Someone should tell Madonna that her Catholic-bashing, Jesus-exploiting shtick is getting old, as old as the recycled Abba tunes she's putting out as her own music. As old, almost, as she is.
It's the kind of exploitation that makes you want to ignore her, instead of protest against her. By protesting her endless profaning of what many people -- 85 percent of Americans qualifies as "many," I think -- hold to be sacred, do protesters only put more gas on her fire?
Make no mistake. At 48, she may be old enough to be Grandma, but Madonna's latest "Confessions" tour, the one in which she mounts herself on a mirrored cross and dons a crown of thorns as she sings, is still a commercial bonanza. It's being touted as the top-grossing concert tour ever by a female "artist." Reuters reports that in the past six years, Madonna has sold a staggering $400 million worth of tickets.
Numbers like that haven't escaped some TV executives. Her latest benefactor is the NBC television network, which announced in July that it would air a two-hour special of her concerts at London's Wembley stadium. Would they include the infamous mock-crucifixion in her song "Live to Tell"? In August, NBC executive Kevin Reilly declared: "She felt like that was a cornerstone of the show. We viewed it and didn't see it as being inappropriate."
Notice that Madonna insisted her stunt as Jesus in a blouse and skirt could not easily be edited out. She said it was crucial, and in a way, it really is. Without religious controversy, she is merely an aging drama queen in an overpopulated crowd of heavy-breathing pop divas, all playing prostitutes for the wealth and infamy.
Now it appears that NBC is rethinking the endorsement. Clearly, it committed to her without feeling the public-relations need to sniff before it bought this smelly package. In the wake of an outpouring of objections from the likes of the American Family Association, the Catholic League and others, NBC is backpedaling. The network now states it is "awaiting delivery of the special, and once we see it in its entirety, we can make a final decision."
For those of you keeping score at home, it seems that over the last few weeks NBC is attempting to create a new public campaign to insult Catholics and evangelicals alike, as if NBC stood for Notoriously Bashing Christians.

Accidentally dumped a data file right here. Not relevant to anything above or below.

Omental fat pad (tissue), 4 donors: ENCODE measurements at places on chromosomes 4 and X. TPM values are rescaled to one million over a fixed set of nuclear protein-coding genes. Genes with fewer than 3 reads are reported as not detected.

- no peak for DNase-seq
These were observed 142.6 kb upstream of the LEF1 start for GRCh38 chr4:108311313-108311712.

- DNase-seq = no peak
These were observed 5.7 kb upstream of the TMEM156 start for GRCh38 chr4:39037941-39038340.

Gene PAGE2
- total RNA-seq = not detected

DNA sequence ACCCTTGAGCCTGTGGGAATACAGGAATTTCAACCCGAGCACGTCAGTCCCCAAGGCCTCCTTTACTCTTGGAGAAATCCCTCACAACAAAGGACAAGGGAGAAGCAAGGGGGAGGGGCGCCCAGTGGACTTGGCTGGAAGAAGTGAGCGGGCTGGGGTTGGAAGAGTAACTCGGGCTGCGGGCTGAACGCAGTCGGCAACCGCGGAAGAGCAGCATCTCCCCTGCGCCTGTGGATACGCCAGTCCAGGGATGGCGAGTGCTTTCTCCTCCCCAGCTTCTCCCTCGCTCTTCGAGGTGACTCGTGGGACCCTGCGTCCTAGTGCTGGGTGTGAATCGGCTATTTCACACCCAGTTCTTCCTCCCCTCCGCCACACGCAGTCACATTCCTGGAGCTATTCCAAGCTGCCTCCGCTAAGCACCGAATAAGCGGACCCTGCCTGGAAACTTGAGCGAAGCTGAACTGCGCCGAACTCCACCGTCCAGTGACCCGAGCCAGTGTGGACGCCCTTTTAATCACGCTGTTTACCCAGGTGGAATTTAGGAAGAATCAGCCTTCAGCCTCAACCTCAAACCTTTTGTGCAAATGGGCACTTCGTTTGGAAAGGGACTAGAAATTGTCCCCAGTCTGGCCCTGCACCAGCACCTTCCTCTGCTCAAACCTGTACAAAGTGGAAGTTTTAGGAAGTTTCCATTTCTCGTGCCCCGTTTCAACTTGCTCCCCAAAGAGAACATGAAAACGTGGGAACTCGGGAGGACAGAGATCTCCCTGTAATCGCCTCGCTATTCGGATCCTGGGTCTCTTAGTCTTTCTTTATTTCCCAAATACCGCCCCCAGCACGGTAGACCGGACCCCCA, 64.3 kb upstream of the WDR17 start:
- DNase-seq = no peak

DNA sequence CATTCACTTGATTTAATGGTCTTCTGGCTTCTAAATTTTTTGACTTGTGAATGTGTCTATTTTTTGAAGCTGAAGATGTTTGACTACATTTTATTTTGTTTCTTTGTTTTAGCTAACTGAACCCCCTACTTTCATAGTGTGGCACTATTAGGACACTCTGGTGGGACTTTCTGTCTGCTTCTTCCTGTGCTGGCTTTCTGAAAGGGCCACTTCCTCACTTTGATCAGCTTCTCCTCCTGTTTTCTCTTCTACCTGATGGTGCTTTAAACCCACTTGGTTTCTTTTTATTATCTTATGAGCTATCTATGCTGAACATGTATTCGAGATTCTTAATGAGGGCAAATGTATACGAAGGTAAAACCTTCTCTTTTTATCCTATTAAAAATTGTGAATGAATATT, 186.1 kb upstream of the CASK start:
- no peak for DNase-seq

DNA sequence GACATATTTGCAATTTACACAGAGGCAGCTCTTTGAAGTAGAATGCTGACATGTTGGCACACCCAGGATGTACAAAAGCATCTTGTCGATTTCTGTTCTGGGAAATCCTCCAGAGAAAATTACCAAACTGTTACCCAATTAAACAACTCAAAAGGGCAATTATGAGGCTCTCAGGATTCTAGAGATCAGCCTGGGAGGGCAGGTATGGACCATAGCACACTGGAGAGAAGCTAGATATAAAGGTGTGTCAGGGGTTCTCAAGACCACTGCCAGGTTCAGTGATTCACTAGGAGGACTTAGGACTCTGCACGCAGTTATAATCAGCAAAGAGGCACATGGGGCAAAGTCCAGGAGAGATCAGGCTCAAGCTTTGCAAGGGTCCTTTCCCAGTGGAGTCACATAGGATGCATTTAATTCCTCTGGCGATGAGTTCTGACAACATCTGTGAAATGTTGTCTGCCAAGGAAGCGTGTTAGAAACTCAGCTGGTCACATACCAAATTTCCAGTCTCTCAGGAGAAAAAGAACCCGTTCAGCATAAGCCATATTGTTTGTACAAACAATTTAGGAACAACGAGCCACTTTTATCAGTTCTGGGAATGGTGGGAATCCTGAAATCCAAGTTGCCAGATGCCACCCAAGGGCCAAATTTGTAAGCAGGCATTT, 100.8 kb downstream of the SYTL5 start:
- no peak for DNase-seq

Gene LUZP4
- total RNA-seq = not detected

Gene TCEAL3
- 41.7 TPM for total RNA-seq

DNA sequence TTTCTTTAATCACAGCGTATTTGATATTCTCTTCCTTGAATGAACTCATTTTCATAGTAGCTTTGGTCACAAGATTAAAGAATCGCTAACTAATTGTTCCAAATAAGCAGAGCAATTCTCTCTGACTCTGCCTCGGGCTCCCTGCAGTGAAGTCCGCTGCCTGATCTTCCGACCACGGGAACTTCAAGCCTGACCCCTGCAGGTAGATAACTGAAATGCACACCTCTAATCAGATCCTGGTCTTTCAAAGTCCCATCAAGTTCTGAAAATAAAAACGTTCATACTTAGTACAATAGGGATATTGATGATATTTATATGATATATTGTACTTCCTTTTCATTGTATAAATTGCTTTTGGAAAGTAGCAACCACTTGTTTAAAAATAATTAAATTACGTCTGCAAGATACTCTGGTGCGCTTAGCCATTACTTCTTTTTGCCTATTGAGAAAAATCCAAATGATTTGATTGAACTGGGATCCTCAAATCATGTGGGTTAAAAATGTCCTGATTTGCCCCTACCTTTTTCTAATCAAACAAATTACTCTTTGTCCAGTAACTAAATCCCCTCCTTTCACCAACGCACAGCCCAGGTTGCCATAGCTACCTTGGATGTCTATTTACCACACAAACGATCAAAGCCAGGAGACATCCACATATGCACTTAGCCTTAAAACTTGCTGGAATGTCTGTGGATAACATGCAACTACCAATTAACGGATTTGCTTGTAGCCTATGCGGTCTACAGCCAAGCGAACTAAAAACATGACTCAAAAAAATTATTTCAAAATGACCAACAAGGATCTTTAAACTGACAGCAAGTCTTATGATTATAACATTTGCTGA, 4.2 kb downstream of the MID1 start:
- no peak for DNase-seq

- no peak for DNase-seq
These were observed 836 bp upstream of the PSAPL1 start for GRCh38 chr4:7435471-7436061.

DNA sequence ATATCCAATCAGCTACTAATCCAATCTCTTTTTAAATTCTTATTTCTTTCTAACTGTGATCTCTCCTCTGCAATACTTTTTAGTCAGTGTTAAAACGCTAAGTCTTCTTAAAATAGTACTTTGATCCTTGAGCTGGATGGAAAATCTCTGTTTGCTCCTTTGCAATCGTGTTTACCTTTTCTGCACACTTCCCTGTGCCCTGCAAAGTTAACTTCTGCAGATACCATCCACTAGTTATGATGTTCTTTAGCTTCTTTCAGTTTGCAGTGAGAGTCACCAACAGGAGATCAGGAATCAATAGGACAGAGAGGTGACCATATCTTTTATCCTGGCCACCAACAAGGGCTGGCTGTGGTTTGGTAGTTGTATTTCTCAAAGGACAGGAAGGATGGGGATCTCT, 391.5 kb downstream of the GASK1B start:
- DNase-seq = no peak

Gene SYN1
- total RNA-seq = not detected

They picked up the wildly successful, biblically based "Veggie Tales" animated series for Saturday mornings, but executives ordered the cartoon makers to excise the Bible verses and the God stuff. And they began the new drama "Studio 60 on the Sunset Strip" with a plot about Christians ("a psycho religious cult") ruining television today.
Nobody who cares about the state of the culture has missed how NBC never has an ounce of this "courage" or a throbbing urge to take a stand for "freedom of speech" when the faith in the spotlight is Islam. In February, when Muslims were violently protesting in the streets over comparatively mild Islam-mocking cartoons in a Danish newspaper, where was NBC? Cowering in a corner.
NBC's Campbell Brown announced on an NBC weblog that when it came to that religion: "After some discussion in our editorial meeting, we have decided not to show the cartoons explicitly. We are trying to treat this issue with care and sensitivity while still bringing you the story." They edited it out in a spirit of multicultural outreach to a tiny minority -- a spirit they can never seem to locate for the majority of Americans who revere Jesus.
So why not also edit out the Madonna crucifixion insult?
In 2004, the Parents Television Council released a study analyzing the treatment of religion on television and found that of all the networks, and by an overwhelming margin, NBC's treatment of religion was the worst. In fact, NBC had 9.5 negative treatments for every positive treatment, the absolute worst network by far. (Put in proper perspective, Fox came in a distant second-worst with 2.4 negative treatments for every positive.) In 2005, a dreadful NBC sitcom called "Committed" -- that unsurprisingly expired within weeks -- carried a whole half-hour plotline mocking Catholic reverence for the Eucharist. Madonna would have loved it.
In 1992, NBC was the network that aired the one-hit wonder Sinead O'Connor on "Saturday Night Live" ripping up a picture of Pope John Paul, shouting, "Fight the real enemy." Executives were genuinely outraged and apologetic at the unplanned display. Twelve years later, we have Madonna's circus act coming to town, at NBC's invitation. This time, NBC's executives are publicly proclaiming that the planned mockery of Jesus Christ himself isn't seen as "inappropriate."
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